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Re: Mathematica Precision
*To*: mathgroup at smc.vnet.net
*Subject*: [mg8521] Re: [mg8489] Mathematica Precision
*From*: Daniel Lichtblau <danl>
*Date*: Thu, 4 Sep 1997 02:20:17 -0400
*Sender*: owner-wri-mathgroup at wolfram.com
David Djajaputra wrote:
>
> --------------E7F4C761F09A86D88F419661
>
> To all Mathematica lovers out there,
>
> I would really appreciate it if anyone can give me helpful comment on
> this problem.
> I need to work with the following equation:
>
> Solve[a(x + y) + c (Sqrt[1 - x^2] + Sqrt[1 - y^2])== e, y]
>
> It gives two roots. Fine. I then define one root as a new function:
>
> Arguemin[x_, a_, c_, e_] :=
> (a e -a^2 x - a c Sqrt[1 - x^2] -Sqrt[-c^2 e^2 + 2 a c^2 e x + c^4 x^2
> + 2 c^3 e Sqrt[1-x^2] - 2 a c^3 Sqrt[1-x^2]
> + a^2 c^2 (1 - x^2)])/(a^2 + c^2)
>
> and plug it back into the original equation:
>
> Checking[x_, a_, c_, e_]:=
> a( x + Arguemin[x,a,c,e]) +
> c (Sqrt[1 - x^2] + Sqrt[1 -(Arguemin[x,a,c,e])^2])
>
> I set the precision to infinity:
>
> $MaxExtraPrecision = Infinity
>
> If I run Checking[x,a,c,e], it should give me result=e, right? (In my
> problem, a=1-Cos(s) and c=Sin(s), and I choose s=0.1 here.)
>
> Checking[Cos[0.4], 1-Cos[0.1], Sin[0.1], 0.1]
>
> 0.100252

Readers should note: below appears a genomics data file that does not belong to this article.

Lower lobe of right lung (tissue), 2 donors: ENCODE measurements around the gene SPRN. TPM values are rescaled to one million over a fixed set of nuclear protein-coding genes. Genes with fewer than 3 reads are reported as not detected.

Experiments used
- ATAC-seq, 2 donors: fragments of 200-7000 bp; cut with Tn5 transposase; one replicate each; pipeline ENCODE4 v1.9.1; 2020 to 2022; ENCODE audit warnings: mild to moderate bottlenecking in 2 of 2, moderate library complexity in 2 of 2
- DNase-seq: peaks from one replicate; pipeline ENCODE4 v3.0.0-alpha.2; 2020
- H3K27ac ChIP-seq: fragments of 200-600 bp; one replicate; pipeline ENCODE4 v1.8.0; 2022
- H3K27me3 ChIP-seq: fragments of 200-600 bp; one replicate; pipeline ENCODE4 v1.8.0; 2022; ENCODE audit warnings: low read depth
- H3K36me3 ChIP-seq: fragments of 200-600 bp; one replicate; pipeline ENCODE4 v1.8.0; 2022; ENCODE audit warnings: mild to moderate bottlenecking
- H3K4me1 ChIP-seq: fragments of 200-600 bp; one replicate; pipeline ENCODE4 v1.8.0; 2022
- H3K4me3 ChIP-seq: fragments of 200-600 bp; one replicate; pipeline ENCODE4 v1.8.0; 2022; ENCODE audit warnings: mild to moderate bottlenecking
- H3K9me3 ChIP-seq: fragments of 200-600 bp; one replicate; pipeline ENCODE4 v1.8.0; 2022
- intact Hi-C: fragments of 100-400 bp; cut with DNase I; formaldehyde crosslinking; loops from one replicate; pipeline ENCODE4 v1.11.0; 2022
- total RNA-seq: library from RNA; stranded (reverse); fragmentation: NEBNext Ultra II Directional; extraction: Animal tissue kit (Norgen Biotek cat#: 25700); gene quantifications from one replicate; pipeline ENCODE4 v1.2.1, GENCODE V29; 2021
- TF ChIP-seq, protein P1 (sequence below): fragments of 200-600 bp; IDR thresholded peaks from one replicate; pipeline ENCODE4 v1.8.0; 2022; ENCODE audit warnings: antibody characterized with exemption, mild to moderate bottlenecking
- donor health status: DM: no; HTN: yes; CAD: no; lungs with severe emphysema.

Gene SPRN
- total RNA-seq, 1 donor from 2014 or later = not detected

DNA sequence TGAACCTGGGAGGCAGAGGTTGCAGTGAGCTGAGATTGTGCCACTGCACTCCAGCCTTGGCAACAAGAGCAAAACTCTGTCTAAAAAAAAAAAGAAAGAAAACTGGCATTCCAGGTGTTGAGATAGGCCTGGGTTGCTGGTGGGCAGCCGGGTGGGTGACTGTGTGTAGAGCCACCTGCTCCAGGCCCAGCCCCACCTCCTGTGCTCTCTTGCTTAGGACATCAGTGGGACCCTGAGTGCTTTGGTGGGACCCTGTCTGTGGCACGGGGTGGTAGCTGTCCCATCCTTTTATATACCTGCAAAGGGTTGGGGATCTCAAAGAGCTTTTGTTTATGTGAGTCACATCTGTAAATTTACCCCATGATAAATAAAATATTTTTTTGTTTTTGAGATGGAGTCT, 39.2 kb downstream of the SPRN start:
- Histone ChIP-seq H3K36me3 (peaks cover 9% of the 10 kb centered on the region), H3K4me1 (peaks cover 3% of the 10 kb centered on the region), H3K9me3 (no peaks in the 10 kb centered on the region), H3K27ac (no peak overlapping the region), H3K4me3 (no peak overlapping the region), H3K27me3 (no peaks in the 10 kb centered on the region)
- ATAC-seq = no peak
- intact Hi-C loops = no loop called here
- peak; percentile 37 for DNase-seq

>
> It doesn't. For other values of s, it is even worse. Couldn't
> Mathematica do better than
> this?
>
> Much thanks in advance,
>
> David
>
The following should test the solutions with the values you had in mind.
In[13]:= eqn = a(x + y) + c (Sqrt[1 - x^2] + Sqrt[1 - y^2]) - e;
In[14]:= soln = Solve[eqn==0, y];
In[15]:= vals = eqn /. soln;
In[16]:= newvals = (vals /. {a->1-Cos[s], c->Sin[s], e->0.1,
x->Cos[0.4]}) /. s->0.1
-17 -17
Out[16]= {2.77556 10 , 1.38778 10 }
I would imagine you resorted to manual typing instead of automatic
substitution. I can detect at least one missing factor in your
"solution," and this might account for the numerical discrepancy.
By the way, you are doing a check in machine arithmetic, hence the
$MaxExtraPrecision setting is unlikely to have any effect.
Another remark I'll make is that the original equation has radicals in
the solve variable, hence for specific values of the parameters the
solutions found might actually be parasite solutions. A simple example
of a parasite solution would be:
In[26]:= Solve[Sqrt[x+1] + x == 3, x, VerifySolutions->False]
7 - Sqrt[17] 7 + Sqrt[17]
Out[26]= {{x -> ------------}, {x -> ------------}}
2 2
The second value fails to solve the equation, and is an artifact of the
Solve process. In your example there are parameters and for various
values one or the other (or both) solutions might fail to satisfy your
original equation.
Daniel Lichtblau
Wolfram Research
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